Aecom’s design for the Jurong East terminus. Source: Aecom
US engineering firm Aecom, which has worked with the Singaporean authorities on several MRT lines, has been appointed to design Singapore’s infrastructure for the high-speed rail (HSR) link to Kuala Lumpur, the city-state’s Land Transport Authority (LTA) has announced.
The 350km, eight-station Kuala Lumpur-Singapore link aims to cut travel time to 90 minutes by 2026 at a cost of around US$10 billion.
Aecom will provide architectural, civil, electrical, mechanical and other design services, including working out the alignment of the tracks inside the Lion City.
The design of the terminus in Jurong East, tunnels and the bridge to Johor, including controlling noise and vibration issues, are part of the deal.
An engineering study is expected to take about two years.
The LTA posted on Facebook: “Selected through a highly competitive tender process, Aecom has extensive experience in international high-speed rail projects.”
Aecom’s other projects have included Beijing South Station, the planned high speed link between Birmingham and London (HS2) and the West Kowloon Terminus in Hong Kong.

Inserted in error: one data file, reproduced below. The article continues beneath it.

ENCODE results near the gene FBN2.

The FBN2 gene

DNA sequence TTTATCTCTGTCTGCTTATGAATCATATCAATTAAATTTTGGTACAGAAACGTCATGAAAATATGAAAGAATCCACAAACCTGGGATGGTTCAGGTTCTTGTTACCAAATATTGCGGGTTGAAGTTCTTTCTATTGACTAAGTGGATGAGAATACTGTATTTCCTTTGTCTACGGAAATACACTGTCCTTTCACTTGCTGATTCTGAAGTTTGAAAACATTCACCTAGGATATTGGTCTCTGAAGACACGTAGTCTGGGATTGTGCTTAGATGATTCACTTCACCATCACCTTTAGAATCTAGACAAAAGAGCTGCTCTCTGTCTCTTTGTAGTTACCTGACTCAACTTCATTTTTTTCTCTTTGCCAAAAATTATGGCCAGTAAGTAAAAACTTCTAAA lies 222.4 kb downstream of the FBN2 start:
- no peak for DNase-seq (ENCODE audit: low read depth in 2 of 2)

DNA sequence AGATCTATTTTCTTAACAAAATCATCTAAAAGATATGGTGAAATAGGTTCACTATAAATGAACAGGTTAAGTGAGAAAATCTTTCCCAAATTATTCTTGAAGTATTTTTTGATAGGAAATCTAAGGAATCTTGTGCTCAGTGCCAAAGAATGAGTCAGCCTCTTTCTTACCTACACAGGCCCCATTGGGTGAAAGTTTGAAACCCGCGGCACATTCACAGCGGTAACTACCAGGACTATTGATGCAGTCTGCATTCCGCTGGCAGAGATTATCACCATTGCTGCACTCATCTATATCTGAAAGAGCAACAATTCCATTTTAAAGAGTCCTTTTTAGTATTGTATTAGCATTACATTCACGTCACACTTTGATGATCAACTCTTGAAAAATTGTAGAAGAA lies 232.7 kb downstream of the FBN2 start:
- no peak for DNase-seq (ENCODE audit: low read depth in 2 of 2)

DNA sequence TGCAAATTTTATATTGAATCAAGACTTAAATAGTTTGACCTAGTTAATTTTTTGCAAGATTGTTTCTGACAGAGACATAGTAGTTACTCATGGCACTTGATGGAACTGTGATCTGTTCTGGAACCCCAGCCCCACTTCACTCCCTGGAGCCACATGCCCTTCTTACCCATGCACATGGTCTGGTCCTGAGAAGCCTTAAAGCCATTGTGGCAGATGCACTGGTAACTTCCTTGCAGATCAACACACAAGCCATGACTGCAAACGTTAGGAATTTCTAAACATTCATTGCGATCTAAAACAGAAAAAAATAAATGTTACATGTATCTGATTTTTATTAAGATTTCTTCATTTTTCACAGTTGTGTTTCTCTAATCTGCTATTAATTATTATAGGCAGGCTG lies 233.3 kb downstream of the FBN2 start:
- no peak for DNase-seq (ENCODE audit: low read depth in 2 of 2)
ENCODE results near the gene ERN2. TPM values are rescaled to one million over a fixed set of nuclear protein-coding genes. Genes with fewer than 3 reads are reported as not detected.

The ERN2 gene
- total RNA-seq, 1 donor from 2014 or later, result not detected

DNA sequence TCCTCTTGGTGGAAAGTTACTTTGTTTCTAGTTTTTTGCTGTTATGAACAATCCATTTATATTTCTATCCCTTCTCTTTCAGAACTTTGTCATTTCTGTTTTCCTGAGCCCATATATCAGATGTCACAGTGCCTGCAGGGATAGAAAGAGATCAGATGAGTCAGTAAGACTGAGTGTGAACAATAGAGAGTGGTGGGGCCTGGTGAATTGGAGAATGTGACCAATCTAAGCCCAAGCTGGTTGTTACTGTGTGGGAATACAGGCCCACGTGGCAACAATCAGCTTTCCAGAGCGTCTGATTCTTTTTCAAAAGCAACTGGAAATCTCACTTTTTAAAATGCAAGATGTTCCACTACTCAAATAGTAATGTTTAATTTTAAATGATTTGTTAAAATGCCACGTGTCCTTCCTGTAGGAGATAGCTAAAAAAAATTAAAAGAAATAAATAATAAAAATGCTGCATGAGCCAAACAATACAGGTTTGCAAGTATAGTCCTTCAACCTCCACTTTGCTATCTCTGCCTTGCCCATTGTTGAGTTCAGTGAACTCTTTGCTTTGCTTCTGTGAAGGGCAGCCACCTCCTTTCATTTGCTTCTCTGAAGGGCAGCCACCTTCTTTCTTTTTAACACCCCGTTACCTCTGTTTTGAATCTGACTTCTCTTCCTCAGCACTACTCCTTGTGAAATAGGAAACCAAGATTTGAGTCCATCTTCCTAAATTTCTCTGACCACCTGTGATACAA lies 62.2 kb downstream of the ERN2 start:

It also worked with the LTA to design the Circle, Downtown, Thomson-East Coast and the Tuas West Extension lines in Singapore.
Aecom is completing an engineering consultancy study for the Rapid Transit System link between Singapore and Malaysia’s Johor Bahru.
The Los Angeles-based firm, which reportedly has 87,000 staff in 150 countries, was originally due to have completed the RTS Johor Bahru link by 2018 but this was pushed back to 2019 when Singapore decided to lengthen the Thomson-East Coast Line.
There has since been limited progress reported on the 4km-5km extension, with the Singaporean authorities saying it was waiting for Johor to pick a site for its terminus.
Five other firms put in bids, including UK consulting engineers Arup and Mott MacDonald, Australia’s Meinhardt, Canadian consultant Parsons Brinckerhoff and Singapore’s state-owned consultant Surbana Jurong Infrastructure.
Other contractors already appointed for the project include three British-based companies, architect Farrells, landscape designer Grant Associates and property agent CBRE. Farrells also worked on Beijing South and is designing Old Oak Common for England’s HS2.